Location: Portsmouth, Dominica

Last night we had our inaugural Carib swim, the first of many. Then, in the morning, despite a late wake-up, many jumps were met with the warm splash of the blue Caribbean waters. I started off the morning with a watch team 1 song of choice, lip addiction, and we rolled right into a pancake breakfast. Maya brought out some sweetened condensed milk, which might have been the best pancakes Ive ever had. With full bellies and sugar-coated mouths, we headed into our oceanography review and class. It was a mildly terrifying one as we found out there are no laws in the deep sea, and you could murder someone. Hendo had too many questions for my liking.
After the review was the start of boat appreciation, she is truly a masterpiece. Only as we were peacefully polishing did I realize this 120 ft floating haven carried us across time zones and a whole ocean. This BA meant more than just scrubbing the deck. We have such a deep love, trust, and connection to Vela that Im dreading looking up and seeing the repetitive nature of my ceiling fan rather than the Milky Way conquering the night sky. During BA, I got to rinse and flake the jib and FJ with Jimmy, and it was so much fun! I then went into polishing with Mia and Maya. The sterling silver began to glisten in the hot Caribbean sun, and we decided it was time for a long overdue break. We threw our wax on and off rags to the side and sprinted to the bow sprit. Mia and Maya decided to send their first backflips, and I tried to instill confidence by showing them my own, but I flopped horribly. Maybe my red stinging ribs were just what they needed, though, as Mia leaned back and flew beautifully heels over her head. It took a little longer for Maya to do the same, but in good time she did the same. Hers is not as graceful.
After this much-needed break and boost in courage, we finished up BA. We then departed our newly shining boat to step foot on land for the first time in 18 days. We scrambled off Angkarn onto the dock, then sprinted onto the sandy beach of Dominica. The sand felt incredible and smooth on the bottoms of our raw feet. As we got used to walking again without swaying, we explored the town. Eventually, Julia, Mia, Maya, Anna, Wilks, and I found a bbq place right next to a reggae bar. We order bbq turkey, wings, breadfruit, plantains, and other dishes. After eating lots of dried beans and lentils for days, it was salivating. We wolfed down the juicy meat while the disco lights and reggae surrounded our atmosphere. It was incredible, to say the least. After washing up a bit, we danced with the locals. They had some interesting moves, and one could create a whole orchestra of sounds from his mouth. Anna tried to recreate the same clapping drum noise, and it was almost on par. After our fill of dancing, we journeyed outside to make our curfew but were met by doc Anthony. He gave us all free physicals, and Wilks got some tea leaves from Arthur. Maya and I were on the first shuttle back to the boat and immediately jumped in to shower. The stars were shining just enough to see Vela and the surrounding town.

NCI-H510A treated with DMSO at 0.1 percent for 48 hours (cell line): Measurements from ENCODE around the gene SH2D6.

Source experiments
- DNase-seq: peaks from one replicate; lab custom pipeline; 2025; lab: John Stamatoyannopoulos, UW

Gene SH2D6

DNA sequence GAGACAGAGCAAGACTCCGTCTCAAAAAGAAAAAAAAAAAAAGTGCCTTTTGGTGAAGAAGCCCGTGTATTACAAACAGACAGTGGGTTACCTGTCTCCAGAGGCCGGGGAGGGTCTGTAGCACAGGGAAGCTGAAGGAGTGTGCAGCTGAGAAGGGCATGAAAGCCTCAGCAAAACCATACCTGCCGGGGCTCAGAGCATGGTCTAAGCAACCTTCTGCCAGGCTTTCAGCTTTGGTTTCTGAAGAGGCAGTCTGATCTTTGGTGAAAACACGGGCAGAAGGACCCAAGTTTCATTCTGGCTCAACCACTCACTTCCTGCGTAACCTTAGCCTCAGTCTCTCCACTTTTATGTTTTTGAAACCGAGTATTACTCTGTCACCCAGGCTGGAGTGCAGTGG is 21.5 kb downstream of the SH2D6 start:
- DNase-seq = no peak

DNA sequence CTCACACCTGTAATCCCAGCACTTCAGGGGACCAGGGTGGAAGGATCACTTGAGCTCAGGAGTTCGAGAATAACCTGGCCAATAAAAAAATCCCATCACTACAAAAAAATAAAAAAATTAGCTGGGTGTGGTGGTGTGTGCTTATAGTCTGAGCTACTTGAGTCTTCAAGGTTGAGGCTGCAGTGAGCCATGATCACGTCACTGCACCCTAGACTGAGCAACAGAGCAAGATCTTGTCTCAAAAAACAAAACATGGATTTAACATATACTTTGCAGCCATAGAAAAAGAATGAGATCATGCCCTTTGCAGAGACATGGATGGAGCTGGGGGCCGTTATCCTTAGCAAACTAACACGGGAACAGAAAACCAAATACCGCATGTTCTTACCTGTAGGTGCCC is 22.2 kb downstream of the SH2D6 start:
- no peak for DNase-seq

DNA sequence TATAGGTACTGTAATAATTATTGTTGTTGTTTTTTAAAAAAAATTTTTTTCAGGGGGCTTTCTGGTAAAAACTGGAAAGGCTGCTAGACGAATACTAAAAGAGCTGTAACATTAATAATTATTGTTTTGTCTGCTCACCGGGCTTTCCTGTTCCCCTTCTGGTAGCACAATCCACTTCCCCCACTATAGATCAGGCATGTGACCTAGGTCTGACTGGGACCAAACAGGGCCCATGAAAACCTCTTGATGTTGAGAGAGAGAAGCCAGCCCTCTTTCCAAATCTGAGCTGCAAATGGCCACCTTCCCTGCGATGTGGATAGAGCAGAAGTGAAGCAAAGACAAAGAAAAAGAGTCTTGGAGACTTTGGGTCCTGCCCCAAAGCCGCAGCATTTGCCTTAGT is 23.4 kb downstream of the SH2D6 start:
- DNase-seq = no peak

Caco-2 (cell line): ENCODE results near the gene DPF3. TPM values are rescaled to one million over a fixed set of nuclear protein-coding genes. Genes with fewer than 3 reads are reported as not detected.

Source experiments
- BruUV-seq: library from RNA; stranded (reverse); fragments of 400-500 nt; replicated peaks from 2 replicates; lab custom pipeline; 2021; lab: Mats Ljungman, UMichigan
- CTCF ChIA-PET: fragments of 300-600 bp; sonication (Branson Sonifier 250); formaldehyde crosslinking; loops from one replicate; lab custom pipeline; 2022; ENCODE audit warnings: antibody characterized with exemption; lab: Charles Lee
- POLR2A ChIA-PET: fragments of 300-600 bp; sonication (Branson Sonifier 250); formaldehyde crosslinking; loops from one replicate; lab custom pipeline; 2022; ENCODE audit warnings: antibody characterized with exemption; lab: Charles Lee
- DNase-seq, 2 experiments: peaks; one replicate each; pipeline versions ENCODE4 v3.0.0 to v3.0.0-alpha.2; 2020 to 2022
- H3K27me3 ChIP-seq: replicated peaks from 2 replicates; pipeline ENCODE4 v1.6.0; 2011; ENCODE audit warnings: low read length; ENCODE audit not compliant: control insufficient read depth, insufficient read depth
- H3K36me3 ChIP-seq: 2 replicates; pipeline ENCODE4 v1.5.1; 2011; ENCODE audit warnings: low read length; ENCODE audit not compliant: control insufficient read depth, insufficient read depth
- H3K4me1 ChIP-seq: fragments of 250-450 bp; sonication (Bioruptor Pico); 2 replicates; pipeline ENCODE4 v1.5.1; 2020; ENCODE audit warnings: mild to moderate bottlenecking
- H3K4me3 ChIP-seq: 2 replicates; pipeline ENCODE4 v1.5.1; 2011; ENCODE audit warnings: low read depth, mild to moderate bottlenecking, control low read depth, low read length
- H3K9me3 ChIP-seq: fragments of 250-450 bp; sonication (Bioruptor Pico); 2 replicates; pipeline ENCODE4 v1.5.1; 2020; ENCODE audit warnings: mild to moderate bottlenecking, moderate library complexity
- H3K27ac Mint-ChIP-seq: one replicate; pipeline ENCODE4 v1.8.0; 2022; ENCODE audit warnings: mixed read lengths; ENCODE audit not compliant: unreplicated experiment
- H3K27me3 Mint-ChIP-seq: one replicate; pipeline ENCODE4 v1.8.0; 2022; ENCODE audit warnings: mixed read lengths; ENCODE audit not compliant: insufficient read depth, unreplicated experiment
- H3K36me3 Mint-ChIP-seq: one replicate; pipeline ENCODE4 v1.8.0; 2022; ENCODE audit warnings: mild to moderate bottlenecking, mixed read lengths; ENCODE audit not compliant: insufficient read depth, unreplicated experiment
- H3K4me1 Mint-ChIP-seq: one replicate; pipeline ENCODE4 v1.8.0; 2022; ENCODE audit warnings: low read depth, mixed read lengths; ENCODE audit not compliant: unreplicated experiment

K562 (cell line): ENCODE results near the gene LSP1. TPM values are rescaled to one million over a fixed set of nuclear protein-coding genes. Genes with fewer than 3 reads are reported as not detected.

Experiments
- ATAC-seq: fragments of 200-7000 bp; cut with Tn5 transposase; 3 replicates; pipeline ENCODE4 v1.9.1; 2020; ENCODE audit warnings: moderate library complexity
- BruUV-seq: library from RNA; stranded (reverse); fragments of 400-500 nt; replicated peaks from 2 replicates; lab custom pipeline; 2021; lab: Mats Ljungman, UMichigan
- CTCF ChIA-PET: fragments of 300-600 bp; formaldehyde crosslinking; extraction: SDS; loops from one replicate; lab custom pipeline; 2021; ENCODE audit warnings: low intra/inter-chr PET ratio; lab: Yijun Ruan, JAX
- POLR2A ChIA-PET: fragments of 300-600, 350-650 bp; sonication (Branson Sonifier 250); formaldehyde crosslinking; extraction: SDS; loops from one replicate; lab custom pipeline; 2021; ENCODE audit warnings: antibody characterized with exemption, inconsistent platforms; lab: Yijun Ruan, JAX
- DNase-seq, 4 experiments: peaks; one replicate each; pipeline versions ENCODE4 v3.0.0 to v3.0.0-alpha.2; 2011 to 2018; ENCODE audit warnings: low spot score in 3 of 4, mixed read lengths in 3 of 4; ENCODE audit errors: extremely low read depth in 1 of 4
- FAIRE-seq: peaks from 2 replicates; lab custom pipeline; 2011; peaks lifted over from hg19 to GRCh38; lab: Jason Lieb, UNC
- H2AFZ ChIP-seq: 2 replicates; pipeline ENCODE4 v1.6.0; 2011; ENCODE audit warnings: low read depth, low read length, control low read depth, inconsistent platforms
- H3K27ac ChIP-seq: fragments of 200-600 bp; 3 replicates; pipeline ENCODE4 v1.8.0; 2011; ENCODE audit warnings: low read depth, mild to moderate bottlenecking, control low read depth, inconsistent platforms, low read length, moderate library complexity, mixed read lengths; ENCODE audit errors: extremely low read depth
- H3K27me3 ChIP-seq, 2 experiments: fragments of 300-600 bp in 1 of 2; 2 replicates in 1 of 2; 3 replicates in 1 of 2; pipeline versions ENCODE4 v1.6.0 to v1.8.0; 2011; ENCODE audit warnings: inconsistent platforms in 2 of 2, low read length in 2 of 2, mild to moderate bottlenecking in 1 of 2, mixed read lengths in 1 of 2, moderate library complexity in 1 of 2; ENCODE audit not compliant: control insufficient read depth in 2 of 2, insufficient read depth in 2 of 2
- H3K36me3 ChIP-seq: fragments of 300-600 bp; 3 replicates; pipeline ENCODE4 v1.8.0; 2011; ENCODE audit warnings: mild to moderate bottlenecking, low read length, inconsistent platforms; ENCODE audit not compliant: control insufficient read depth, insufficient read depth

It makes me sad that there are less than two weeks left. Being in the water puts into perspective how serene and unique this experience is. The rest of my friends are struggling through finals right now in the crisp winter air while were constantly in bikinis and spending our free time swimming. After our shower, we relaxed on the couch with its new fresh sheetsthe end to a perfect first day on land.